10

If you refuse to abstract or change usart_error then consider using whitespace to take mercy on my eyes.

if  (  usart_error.CRCError
    || usart_error.DMATransferError
    || usart_error.FramingError
    || usart_error.NoiseError
    || usart_error.OverrunError 
    || usart_error.ParityError
    )
{
    //...
}

This is reminiscent of Haskell style. It's best to avoid the need for this in the first place but this has the advantage of making the logical operation between each line noticeable at a glance, it's easy to confirm that usart_error is used throughout, and each error property is presented in vertical list form.

Now sure, it eats up lines of code but I find fluffy code more digestible then compacted code. Sparse over dense, as the Agile Manifesto says.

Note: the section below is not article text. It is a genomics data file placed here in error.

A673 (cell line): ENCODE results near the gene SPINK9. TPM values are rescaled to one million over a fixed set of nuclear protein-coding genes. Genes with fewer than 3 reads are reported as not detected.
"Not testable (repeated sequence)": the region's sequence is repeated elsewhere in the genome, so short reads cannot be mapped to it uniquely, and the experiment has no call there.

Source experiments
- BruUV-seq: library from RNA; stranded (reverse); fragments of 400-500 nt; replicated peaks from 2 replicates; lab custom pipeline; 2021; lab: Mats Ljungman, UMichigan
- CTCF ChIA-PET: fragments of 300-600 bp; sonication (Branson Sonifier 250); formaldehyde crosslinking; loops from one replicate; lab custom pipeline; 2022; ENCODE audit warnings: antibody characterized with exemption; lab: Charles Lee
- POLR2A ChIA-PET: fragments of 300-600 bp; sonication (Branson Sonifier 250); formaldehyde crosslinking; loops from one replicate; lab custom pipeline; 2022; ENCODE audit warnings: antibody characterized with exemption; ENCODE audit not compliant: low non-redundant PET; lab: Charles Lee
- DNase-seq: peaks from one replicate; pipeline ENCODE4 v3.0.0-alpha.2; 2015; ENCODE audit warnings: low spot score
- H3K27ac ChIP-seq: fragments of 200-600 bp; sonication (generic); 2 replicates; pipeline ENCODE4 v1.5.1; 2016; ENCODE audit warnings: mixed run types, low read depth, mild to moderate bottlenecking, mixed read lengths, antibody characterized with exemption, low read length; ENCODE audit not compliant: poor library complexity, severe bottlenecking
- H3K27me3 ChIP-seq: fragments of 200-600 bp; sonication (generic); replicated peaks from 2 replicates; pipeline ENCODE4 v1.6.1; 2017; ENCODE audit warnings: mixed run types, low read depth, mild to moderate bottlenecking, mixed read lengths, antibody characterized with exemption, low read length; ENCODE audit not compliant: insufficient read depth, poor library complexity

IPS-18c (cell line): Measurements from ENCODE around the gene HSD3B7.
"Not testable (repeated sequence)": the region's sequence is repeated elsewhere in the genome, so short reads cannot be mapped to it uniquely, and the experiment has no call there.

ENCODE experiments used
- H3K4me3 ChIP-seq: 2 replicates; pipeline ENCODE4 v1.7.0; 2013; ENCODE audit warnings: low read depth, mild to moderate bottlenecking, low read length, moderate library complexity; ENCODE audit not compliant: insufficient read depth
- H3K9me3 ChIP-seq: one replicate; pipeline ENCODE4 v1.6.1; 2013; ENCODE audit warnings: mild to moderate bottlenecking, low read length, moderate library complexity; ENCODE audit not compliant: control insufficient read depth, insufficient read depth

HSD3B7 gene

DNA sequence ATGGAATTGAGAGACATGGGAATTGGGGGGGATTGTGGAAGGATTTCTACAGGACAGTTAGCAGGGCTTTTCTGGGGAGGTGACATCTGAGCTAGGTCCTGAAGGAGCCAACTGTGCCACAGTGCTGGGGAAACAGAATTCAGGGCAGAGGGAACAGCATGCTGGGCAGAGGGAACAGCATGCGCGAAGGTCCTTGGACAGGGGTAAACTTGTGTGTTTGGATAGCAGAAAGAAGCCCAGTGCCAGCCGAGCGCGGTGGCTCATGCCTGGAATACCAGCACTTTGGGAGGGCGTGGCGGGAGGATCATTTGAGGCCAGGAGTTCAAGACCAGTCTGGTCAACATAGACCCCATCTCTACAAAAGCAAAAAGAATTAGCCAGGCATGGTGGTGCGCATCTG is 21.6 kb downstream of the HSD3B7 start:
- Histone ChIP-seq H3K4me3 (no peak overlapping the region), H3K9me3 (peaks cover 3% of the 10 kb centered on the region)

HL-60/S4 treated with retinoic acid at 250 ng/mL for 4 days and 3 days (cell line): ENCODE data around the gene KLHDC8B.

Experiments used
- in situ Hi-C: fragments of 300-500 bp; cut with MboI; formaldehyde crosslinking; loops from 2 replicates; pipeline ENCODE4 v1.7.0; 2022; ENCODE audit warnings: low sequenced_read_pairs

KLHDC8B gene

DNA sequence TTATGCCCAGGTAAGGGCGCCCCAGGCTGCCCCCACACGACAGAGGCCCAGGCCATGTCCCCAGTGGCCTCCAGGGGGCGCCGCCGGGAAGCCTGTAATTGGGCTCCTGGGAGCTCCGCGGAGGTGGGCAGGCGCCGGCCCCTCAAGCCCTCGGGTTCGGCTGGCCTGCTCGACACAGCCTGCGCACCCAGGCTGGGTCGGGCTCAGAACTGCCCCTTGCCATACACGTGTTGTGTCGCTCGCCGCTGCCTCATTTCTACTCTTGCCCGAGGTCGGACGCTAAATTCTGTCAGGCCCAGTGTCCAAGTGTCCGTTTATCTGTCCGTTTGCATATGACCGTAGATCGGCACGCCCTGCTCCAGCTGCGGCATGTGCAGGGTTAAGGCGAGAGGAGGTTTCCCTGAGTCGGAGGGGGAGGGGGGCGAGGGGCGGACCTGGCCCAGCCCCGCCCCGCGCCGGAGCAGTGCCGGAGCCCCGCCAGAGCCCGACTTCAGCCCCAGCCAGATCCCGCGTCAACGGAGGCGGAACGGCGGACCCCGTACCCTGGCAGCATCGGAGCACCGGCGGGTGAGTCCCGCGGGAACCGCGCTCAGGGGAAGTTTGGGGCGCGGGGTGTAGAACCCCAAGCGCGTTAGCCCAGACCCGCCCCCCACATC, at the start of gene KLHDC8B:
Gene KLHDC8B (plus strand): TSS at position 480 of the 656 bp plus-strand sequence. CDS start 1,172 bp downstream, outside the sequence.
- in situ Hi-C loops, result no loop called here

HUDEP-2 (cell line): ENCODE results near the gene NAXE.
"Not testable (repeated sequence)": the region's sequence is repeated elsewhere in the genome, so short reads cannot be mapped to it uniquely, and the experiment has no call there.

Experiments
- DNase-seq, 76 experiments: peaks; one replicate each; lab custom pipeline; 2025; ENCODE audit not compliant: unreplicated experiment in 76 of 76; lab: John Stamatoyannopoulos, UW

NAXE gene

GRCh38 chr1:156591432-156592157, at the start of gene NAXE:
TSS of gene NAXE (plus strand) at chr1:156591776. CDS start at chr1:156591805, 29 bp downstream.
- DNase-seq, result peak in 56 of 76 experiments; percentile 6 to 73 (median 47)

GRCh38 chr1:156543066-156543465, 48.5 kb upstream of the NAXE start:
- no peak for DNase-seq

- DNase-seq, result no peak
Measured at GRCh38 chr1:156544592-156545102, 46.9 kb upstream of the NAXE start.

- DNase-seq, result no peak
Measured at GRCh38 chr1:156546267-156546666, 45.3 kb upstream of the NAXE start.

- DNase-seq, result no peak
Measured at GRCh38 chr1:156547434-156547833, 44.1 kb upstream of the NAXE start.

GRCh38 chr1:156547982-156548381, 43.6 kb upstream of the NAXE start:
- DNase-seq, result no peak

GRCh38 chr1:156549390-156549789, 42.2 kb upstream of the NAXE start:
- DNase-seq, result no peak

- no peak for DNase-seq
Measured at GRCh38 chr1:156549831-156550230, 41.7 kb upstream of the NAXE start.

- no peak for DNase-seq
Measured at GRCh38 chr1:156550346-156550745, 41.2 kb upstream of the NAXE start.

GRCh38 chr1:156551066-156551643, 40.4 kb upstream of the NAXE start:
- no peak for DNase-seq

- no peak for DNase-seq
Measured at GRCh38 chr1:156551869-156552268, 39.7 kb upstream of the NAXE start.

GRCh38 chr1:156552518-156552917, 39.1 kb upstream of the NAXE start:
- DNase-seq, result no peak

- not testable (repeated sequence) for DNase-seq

This form is compatible with those living under the tyranny of tabs. There are other alignments.

If you were willing to abstract it (please do) behind a good descriptive name (please please do) the complexity is still likely to show up somewhere else, sticking you with nearly the same problem. In those cases I use something like this:

return usart_error.CRCError
    || usart_error.DMATransferError
    || usart_error.FramingError
    || usart_error.NoiseError
    || usart_error.OverrunError 
    || usart_error.ParityError
;

It is worth taking a moment to ask yourself if a design decision isn't forcing you to write code this complex. If this can be broken down or avoided in someway it's worth your time to find a simpler way to handle this problem. At first glance I wonder if there isn't a type hierarchy hiding in this code.

But if you're going to do it this way, please make it easy on the eyes.

| improve this answer | |
  • The one and only style for looong or’s. Know if Apple could fix Xcode for Swift to keep this layout intact... – gnasher729 Feb 10 at 17:22
  • Nice strategic use of our severely depleted whitespace reserve. – Deduplicator Feb 11 at 14:31
  • 1